Too bad. I wonder why they don't have o-rings for a model that's still being sold.
 

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I assume they knew to reset the watch
Since it was Casio, yes, they probably should have.

It's just too bad that YOU DIDN'T MENTION THAT IT WAS CASIO who changed the battery in your previous posts:

I think it's dead. New battery didn't restart
From the owner it won't work at all had new battery put in still no work
Based on those posts, he could have put the battery in himself, had it done at the mall, The Battery Store, or a few thousand other places.

But since I just noticed this:

Too bad. I wonder why they don't have o-rings for a model that's still being sold.
I wonder which division of Casio it was sent to, and if they can't get o-rings for their own recent products I'm wondering if they DID know to do an AC reset! (Casio just did a module upgrade of the AMW-320R in 2012, so it should NOT be that difficult to source an o-ring.)

It's a ROUND o-ring, which means that even most watch repair places should have them or can order them [ http://blog.esslinger.com/how-to-replace-an-rubber-o-ring-watch-back-gasket/ ] , and Pacparts still has them in stock.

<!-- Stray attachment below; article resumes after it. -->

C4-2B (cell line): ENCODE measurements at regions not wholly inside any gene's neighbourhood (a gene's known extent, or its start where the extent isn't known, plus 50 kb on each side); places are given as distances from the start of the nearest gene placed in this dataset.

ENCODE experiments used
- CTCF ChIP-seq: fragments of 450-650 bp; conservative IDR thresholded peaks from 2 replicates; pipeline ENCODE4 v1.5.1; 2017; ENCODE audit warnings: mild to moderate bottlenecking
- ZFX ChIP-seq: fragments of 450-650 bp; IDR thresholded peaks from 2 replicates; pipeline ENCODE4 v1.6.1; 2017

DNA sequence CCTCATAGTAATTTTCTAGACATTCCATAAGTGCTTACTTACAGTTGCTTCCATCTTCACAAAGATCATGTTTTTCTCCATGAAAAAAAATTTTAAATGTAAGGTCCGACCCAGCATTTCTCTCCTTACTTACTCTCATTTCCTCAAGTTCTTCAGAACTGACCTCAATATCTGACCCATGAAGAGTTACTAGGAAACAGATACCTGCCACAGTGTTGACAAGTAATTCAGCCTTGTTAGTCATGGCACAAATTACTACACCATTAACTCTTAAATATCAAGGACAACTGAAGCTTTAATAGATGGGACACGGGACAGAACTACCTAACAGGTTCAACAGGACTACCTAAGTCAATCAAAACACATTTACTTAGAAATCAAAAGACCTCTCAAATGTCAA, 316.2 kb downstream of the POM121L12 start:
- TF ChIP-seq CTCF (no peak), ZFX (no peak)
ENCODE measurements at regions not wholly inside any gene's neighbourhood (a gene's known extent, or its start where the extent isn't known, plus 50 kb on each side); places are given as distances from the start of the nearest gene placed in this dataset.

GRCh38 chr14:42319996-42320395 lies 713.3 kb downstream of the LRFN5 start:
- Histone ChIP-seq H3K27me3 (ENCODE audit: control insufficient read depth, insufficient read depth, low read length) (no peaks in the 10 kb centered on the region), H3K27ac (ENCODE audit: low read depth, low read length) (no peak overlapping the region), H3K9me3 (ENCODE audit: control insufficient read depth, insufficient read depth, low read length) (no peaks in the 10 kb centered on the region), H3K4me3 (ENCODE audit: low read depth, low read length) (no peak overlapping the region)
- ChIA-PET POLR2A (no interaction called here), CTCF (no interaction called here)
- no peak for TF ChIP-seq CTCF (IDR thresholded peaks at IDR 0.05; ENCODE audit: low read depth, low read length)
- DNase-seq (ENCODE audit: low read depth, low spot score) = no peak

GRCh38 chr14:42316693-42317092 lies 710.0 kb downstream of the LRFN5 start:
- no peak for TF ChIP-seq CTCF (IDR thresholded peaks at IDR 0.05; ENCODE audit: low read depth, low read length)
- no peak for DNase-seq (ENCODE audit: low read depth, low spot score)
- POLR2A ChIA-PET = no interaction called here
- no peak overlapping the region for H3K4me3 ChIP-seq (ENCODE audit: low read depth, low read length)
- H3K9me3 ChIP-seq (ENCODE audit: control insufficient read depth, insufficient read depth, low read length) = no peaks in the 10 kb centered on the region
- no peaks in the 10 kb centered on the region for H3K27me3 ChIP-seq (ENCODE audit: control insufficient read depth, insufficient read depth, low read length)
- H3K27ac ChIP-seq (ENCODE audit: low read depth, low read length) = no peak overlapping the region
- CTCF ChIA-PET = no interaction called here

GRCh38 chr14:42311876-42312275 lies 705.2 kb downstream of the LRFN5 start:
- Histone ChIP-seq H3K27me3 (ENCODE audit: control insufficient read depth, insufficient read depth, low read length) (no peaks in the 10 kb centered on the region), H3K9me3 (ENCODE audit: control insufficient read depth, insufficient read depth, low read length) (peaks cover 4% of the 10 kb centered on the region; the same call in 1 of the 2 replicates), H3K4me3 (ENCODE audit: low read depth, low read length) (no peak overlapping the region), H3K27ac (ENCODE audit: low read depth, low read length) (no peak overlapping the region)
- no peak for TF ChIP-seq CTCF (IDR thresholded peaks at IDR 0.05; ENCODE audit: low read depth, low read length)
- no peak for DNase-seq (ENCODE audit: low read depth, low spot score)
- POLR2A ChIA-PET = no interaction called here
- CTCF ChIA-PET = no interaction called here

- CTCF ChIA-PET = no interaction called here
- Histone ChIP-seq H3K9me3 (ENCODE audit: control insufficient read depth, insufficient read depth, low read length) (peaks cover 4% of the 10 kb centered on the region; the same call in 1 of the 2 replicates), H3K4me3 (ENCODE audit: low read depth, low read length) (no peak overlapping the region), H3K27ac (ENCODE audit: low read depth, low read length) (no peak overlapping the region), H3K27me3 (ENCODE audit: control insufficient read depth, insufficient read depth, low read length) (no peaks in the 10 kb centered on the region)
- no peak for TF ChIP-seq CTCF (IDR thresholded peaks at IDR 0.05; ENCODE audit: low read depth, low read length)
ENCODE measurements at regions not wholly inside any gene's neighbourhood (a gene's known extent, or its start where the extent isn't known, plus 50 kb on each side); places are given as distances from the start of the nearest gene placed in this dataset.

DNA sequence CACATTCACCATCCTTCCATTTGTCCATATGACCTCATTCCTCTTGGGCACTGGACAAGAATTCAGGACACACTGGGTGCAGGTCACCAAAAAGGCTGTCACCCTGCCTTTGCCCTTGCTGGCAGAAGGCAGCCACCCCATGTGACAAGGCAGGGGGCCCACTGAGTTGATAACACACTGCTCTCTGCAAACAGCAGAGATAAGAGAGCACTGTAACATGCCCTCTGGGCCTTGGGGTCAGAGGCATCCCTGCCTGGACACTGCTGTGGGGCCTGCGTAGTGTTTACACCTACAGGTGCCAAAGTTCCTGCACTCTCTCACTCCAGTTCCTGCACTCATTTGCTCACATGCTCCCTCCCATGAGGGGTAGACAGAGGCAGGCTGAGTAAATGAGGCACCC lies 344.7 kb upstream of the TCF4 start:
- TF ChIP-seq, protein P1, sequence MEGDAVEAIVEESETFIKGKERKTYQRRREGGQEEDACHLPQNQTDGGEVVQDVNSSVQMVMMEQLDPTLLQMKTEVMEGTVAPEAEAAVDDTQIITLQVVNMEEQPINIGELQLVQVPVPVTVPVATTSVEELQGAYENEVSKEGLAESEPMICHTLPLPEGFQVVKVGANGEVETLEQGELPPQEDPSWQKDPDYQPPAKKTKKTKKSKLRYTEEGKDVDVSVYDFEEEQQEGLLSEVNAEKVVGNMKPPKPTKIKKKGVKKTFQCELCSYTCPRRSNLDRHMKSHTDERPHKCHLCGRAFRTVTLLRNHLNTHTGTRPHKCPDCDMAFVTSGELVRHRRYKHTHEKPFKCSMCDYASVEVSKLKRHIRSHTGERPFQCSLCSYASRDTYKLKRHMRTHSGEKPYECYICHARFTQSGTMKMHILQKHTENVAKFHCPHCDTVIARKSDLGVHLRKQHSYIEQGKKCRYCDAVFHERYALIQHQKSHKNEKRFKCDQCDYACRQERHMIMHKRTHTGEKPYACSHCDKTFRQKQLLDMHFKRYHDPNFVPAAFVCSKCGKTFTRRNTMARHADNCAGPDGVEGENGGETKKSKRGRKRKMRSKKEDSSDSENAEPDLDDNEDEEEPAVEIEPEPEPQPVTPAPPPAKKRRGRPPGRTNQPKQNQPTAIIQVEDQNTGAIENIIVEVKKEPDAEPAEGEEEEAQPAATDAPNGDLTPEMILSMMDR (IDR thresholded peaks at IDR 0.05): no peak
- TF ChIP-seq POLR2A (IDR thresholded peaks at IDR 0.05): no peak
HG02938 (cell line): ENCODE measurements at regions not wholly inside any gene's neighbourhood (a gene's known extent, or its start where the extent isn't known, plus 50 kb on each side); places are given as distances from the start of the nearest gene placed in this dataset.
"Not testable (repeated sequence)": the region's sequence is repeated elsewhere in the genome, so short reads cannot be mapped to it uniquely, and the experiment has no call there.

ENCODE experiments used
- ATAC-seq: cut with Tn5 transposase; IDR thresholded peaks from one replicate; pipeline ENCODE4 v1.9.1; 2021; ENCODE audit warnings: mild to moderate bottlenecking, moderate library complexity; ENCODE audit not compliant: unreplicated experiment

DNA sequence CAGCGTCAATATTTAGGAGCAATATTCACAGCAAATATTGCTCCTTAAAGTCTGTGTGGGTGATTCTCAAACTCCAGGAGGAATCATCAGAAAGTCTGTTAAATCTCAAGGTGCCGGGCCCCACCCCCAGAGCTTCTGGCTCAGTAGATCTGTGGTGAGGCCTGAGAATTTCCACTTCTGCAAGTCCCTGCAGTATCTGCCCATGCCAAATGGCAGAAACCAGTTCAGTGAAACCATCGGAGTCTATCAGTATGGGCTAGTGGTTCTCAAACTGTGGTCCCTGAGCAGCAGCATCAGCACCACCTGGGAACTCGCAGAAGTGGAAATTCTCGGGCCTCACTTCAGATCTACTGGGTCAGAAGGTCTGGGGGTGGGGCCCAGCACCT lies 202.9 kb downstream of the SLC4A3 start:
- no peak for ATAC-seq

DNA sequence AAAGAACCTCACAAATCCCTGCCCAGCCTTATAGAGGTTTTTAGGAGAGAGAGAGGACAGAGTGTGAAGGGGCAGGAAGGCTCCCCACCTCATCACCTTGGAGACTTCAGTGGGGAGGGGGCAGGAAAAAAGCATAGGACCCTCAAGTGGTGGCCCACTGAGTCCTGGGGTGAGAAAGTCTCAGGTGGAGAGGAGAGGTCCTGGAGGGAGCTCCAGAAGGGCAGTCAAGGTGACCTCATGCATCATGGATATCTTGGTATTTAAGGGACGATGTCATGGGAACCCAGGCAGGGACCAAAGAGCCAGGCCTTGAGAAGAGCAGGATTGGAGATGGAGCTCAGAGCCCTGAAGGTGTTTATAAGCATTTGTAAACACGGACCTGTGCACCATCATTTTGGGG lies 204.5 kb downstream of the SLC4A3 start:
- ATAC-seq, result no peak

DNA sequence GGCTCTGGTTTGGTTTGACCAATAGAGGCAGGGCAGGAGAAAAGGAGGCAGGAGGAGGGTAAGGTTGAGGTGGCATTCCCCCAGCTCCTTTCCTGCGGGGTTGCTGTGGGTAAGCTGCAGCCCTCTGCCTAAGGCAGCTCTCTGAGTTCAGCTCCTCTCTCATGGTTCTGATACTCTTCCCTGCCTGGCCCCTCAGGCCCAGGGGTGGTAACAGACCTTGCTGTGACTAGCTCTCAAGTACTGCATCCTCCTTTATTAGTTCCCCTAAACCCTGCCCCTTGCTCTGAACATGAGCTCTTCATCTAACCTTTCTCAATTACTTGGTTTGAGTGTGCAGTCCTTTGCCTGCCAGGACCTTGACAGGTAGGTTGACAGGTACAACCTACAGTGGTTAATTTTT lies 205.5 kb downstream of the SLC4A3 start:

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Discussion Starter #14
True. For the record. It's not my watch. A friend asked me to investigate while we were at the warrior legends event at shot show.

I didn't know what to ask him until you guys started giving me the basic info.

So thanks. LOL. I appreciate the advice and if y'all have a suggestion for a specific division of Casio to send it to I'll pass that on.

Seriously. Thank you for your help. I would not have known where to start.
 

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Casio's US "authorized service centers" are in Montrose, California and somewhere in New Jersey -- but if your friend sent it to one of those places and they couldn't get an o-ring, I'm not sure how much I trust them.